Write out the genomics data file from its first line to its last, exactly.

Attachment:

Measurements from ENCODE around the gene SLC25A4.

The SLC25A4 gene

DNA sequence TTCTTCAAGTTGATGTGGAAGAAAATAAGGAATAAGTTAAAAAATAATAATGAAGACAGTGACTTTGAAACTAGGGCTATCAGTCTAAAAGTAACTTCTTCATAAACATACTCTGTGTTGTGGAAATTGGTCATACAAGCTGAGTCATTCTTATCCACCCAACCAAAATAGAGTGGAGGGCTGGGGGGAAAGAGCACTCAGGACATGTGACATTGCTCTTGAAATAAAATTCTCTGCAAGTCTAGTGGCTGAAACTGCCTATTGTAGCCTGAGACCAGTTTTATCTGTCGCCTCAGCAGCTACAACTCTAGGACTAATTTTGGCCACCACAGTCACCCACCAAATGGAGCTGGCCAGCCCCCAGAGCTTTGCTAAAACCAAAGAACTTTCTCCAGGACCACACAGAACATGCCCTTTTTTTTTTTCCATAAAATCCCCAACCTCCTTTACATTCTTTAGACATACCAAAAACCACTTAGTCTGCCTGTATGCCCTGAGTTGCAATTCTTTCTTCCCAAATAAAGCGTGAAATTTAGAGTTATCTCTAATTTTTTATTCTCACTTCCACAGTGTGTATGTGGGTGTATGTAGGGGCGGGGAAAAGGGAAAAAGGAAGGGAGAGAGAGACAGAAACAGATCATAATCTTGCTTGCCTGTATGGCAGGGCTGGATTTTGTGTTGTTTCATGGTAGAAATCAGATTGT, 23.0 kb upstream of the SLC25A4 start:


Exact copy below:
Measurements from ENCODE around the gene SLC25A4.

The SLC25A4 gene

DNA sequence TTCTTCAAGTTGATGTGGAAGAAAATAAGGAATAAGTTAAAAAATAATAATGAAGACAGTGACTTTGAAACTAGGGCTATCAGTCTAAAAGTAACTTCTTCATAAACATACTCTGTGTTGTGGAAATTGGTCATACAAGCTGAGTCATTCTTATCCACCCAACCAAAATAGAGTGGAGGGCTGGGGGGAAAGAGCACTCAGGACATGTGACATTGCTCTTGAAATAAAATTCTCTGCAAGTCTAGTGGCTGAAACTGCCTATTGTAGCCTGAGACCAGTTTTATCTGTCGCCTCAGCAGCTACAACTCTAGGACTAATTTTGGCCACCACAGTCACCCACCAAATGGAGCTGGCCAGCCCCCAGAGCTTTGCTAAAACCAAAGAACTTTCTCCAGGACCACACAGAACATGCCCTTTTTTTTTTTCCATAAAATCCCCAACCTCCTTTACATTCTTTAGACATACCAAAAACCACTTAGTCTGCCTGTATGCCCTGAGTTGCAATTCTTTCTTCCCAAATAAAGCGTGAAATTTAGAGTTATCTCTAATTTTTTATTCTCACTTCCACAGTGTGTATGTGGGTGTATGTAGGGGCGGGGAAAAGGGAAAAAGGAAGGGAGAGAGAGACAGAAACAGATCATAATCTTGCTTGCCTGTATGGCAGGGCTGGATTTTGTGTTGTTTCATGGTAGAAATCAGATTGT, 23.0 kb upstream of the SLC25A4 start: